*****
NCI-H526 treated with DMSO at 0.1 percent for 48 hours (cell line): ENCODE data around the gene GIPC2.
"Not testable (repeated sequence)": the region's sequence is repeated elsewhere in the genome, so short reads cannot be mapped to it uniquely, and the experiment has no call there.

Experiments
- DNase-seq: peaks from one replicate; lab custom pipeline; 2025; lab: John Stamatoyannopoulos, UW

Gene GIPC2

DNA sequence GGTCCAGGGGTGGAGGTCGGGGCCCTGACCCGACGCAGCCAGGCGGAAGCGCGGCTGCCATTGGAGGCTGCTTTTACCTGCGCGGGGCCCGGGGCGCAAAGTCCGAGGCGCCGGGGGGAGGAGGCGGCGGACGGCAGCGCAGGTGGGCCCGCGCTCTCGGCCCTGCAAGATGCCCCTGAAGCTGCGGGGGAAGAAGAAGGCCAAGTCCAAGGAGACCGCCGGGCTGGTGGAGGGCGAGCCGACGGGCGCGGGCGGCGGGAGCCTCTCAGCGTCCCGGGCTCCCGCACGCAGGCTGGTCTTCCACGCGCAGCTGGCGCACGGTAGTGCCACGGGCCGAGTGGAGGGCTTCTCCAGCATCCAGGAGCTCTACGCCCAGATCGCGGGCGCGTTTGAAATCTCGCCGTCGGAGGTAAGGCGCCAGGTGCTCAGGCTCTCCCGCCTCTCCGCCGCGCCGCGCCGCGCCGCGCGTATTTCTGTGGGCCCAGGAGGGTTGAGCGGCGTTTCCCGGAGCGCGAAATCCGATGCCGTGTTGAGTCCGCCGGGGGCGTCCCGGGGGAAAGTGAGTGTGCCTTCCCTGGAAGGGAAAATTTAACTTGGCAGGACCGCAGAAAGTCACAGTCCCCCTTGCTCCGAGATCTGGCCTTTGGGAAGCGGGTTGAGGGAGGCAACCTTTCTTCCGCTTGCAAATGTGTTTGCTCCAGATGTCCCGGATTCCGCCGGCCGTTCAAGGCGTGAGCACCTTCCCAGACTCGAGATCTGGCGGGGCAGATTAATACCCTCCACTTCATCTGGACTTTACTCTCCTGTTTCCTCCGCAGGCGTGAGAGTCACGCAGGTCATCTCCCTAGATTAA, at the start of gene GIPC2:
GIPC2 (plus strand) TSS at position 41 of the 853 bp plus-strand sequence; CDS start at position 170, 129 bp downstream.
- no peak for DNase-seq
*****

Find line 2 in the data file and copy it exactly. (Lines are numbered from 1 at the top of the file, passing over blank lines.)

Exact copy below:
"Not testable (repeated sequence)": the region's sequence is repeated elsewhere in the genome, so short reads cannot be mapped to it uniquely, and the experiment has no call there.